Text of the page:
Rolling Thunder is an annual motorcycle rally held in Washington, DC on Memorial Day weekend. Veterans from all across the country converge on the nation’s capital on their motorcycles to remember those who paid the ultimate price to insure our freedoms.
One lone Marine felt called to stand and deliver the salute to his fellow servicemen and women as they rolled past. Little did he know that that act of honor, would make such an impact on his life.
Every year now he returns to the same spot, in full dress blues, and salutes every motorcyclist. Compelled by the act of a single Marine, many stop and return the salute.
The photos are rippling with emotion.
After faithfully standing at this post year after year, a film crew caught up with him to find out who this Marine was, and what the motivation was for his actions.
He explains in his own words how this whole thing came about.
“People know me as the saluting Marine, for a salute that I’ve done for the last fifteen years.”
“The first year I did that, I was stationed here at the Pentagon. I thought, ‘How could I thank all these people rolling by on their motorcycles. So I jumped out on the curb, popped up the salute.”
“Four hours later they brushed me saying, “Thank you, Marine, for giving me my welcome home.”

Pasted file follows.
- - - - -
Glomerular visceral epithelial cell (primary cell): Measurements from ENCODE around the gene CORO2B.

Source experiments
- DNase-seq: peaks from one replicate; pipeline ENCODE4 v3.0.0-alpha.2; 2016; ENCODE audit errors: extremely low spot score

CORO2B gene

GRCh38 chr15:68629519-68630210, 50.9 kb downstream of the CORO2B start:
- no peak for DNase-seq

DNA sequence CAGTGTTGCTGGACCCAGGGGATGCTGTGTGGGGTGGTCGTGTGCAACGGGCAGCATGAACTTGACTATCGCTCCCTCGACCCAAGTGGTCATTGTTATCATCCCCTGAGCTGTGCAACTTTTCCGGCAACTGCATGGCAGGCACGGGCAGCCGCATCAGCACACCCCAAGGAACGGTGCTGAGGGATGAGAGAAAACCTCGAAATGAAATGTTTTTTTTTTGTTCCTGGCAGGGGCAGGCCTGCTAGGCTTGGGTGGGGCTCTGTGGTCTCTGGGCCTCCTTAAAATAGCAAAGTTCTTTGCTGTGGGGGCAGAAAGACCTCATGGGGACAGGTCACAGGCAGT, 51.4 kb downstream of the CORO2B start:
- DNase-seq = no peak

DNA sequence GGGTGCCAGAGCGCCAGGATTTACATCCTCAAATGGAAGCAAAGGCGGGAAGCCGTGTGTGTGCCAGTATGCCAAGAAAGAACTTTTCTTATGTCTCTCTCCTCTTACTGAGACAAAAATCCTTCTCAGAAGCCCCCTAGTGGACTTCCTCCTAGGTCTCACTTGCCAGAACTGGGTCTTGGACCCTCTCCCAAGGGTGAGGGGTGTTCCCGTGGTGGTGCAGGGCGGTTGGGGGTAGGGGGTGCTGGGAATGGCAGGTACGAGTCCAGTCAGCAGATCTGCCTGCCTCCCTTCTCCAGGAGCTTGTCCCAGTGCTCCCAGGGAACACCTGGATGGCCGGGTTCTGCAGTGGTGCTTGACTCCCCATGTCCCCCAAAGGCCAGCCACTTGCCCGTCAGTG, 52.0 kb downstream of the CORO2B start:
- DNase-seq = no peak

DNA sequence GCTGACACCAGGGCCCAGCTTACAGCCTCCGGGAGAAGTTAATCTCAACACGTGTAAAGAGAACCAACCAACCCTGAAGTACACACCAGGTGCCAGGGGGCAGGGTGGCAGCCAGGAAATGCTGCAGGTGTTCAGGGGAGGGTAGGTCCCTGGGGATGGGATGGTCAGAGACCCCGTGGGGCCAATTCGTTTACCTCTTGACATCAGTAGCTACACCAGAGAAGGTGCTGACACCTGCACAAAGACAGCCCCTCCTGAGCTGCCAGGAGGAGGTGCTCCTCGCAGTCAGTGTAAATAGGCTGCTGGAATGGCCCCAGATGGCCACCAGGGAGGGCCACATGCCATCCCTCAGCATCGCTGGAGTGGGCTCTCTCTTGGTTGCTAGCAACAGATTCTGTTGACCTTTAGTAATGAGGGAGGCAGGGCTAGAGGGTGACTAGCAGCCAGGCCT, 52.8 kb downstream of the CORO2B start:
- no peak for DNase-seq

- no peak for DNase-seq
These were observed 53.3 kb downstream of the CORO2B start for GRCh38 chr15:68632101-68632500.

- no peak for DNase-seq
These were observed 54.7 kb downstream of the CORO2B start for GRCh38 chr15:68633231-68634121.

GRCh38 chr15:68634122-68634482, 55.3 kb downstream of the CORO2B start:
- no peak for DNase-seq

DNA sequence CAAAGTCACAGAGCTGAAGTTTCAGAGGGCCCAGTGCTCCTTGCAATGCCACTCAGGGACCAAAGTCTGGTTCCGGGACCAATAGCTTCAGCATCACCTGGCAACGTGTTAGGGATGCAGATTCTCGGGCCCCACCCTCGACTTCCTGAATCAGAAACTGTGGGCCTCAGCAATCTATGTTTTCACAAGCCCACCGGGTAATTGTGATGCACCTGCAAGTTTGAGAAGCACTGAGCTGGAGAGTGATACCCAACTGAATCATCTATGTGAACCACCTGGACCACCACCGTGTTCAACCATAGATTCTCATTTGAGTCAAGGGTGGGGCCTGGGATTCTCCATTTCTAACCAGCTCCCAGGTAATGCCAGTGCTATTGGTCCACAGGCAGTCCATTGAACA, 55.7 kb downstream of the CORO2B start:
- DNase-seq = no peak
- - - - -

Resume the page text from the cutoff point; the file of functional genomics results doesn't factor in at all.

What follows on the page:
“A salute is the highest level of respect you can display to a person. A lot of these men and women riding in the POW demonstration, they never got that. So why can’t I salute them, and give them that respect that in a lot of cases, maybe they didn’t get.”
The even became such a major theme in his life, that he and his wife got married at that exact spot. Little did they know the positive effect his new bride would have on widows that were there remembering their fallen husbands.
“I proposed to my wife a few months back. And it just came to be that we could pull of the wedding right there where I salute. Where I’ve dedicated a lot of my life to really.”
“I might have said it jokingly, that she could stand with me. She was definitely on board. When a widow reached out to her to give her a hug and said, ‘You’re standing for me.’ It all came together.”
“I didn’t know when I jumped off the curb that first year what the impact was going to be until the end of that salute, and they all embraced me.”
“To me in my heart, it became a moral post for me. It gave me a duty. Something they need, and something that I can give them.”
Thank you, Marine for never abandoning your post!